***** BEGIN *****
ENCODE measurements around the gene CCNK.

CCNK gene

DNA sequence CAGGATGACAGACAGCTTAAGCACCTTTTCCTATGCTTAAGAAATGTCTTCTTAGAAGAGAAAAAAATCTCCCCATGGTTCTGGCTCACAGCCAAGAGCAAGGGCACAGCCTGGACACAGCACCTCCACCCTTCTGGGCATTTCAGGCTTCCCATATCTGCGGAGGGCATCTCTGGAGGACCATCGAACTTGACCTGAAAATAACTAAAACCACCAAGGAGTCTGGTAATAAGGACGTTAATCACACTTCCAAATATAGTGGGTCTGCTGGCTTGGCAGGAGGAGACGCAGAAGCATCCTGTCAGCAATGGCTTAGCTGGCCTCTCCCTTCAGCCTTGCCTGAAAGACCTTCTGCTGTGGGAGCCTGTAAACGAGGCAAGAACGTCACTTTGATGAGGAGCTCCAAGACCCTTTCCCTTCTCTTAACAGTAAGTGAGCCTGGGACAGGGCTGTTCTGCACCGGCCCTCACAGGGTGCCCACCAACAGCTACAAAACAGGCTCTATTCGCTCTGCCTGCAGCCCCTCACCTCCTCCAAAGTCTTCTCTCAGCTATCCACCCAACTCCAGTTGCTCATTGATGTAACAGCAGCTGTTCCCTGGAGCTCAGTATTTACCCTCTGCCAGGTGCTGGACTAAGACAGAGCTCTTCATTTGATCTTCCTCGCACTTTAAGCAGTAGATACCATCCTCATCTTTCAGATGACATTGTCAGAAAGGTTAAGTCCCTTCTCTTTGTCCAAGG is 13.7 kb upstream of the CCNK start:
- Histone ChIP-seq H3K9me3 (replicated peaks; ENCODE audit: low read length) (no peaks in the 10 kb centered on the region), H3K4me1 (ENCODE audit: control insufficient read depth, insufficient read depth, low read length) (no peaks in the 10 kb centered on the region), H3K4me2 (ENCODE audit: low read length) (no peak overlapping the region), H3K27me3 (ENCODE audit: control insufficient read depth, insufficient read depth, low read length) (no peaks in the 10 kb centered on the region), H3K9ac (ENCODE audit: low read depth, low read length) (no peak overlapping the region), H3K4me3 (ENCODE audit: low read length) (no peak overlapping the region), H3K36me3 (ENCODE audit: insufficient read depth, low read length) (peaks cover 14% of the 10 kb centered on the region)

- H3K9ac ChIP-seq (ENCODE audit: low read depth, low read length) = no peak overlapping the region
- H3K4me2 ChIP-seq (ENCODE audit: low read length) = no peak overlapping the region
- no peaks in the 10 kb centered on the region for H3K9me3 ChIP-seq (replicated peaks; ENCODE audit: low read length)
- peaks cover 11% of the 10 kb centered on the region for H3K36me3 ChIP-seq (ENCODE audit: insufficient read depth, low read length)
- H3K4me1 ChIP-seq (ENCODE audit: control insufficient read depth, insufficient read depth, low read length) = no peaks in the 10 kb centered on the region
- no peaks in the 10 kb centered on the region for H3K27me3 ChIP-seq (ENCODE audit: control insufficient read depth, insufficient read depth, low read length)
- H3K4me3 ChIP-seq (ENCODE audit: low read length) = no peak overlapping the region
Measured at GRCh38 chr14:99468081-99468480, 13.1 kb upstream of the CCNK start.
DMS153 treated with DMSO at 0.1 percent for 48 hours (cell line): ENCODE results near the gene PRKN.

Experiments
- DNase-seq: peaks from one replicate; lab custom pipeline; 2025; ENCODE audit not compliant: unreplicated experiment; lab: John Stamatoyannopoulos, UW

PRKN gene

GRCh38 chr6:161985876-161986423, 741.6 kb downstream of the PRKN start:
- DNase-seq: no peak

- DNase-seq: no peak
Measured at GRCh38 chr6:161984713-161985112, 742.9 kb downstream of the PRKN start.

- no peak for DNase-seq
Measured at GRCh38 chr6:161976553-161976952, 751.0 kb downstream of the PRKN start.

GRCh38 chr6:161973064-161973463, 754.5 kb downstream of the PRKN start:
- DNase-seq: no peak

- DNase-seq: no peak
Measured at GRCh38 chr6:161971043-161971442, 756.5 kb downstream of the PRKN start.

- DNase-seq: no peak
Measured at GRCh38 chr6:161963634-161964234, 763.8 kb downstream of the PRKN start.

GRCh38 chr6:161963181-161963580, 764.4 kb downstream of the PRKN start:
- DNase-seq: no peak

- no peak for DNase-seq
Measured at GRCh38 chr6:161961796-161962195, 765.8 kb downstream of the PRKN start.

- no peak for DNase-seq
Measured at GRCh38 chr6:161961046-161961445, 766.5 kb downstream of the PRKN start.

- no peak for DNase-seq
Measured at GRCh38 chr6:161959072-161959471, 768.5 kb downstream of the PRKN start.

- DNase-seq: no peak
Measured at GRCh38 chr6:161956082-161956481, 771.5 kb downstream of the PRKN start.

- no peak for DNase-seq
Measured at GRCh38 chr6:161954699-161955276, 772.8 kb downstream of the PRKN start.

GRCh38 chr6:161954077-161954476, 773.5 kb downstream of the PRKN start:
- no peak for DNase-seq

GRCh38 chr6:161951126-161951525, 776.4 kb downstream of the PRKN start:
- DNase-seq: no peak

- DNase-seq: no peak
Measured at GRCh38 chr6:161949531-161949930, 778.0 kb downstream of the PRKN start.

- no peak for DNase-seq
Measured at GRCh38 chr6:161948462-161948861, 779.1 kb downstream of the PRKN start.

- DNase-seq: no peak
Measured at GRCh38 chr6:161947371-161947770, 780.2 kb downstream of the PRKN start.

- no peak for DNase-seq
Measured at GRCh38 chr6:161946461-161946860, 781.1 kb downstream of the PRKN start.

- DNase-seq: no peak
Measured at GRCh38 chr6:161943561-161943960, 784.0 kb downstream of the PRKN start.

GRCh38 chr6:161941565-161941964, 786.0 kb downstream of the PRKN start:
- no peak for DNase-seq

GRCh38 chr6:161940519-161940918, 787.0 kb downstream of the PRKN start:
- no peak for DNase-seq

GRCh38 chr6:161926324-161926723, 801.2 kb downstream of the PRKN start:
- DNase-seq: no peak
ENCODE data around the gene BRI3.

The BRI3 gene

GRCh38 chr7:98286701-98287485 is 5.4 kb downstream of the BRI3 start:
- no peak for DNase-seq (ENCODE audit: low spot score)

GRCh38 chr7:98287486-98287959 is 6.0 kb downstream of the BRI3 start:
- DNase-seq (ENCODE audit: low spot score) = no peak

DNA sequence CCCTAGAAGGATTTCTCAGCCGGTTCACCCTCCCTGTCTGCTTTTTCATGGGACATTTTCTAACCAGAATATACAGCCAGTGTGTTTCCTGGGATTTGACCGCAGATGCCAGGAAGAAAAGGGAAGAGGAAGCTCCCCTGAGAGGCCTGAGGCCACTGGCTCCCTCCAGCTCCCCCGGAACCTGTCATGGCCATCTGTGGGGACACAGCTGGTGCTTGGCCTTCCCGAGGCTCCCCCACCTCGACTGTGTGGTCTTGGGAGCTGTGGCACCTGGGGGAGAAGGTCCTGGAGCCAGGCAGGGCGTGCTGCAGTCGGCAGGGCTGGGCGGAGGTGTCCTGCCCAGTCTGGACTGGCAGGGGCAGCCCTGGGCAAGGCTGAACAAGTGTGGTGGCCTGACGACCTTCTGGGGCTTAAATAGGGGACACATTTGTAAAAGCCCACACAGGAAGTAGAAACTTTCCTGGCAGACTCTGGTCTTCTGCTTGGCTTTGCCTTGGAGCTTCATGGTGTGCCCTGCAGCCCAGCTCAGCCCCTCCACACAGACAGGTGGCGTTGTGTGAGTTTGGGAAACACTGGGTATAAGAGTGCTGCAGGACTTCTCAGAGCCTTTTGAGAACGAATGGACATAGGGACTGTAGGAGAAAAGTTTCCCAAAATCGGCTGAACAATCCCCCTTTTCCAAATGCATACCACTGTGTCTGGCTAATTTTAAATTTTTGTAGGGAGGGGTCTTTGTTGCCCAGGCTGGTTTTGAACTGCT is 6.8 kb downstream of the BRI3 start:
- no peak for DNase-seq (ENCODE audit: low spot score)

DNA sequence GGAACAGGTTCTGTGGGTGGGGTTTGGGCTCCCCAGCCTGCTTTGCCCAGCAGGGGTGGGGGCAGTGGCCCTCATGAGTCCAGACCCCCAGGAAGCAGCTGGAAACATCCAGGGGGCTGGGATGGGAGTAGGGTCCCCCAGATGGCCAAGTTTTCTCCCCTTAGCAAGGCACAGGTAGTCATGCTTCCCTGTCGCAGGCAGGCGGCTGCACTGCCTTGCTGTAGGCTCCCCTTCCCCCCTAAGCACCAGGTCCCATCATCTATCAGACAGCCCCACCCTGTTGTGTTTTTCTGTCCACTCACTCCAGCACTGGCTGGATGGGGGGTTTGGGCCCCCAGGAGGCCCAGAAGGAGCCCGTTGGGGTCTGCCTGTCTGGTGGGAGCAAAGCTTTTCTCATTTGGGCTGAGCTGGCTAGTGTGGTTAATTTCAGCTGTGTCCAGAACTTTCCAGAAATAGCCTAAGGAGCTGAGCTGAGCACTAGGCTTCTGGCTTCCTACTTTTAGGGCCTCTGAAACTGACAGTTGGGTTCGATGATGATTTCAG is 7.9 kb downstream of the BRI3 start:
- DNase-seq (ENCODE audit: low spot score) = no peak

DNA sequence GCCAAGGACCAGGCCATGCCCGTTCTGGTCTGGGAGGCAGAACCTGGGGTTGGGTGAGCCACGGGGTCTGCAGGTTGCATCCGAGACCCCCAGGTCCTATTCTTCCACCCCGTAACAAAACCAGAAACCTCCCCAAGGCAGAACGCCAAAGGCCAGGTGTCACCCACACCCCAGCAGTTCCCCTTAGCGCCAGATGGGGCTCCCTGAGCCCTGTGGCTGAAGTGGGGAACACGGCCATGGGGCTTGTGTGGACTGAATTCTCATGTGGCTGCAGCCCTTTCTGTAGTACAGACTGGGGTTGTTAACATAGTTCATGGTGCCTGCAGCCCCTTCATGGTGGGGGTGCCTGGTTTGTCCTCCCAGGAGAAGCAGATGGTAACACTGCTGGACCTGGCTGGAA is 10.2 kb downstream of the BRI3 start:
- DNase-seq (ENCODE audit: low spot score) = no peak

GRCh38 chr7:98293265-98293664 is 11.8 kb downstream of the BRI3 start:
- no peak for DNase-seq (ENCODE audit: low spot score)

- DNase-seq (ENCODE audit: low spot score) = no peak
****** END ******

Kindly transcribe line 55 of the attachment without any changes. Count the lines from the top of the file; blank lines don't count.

GRCh38 chr6:161941565-161941964, 786.0 kb downstream of the PRKN start: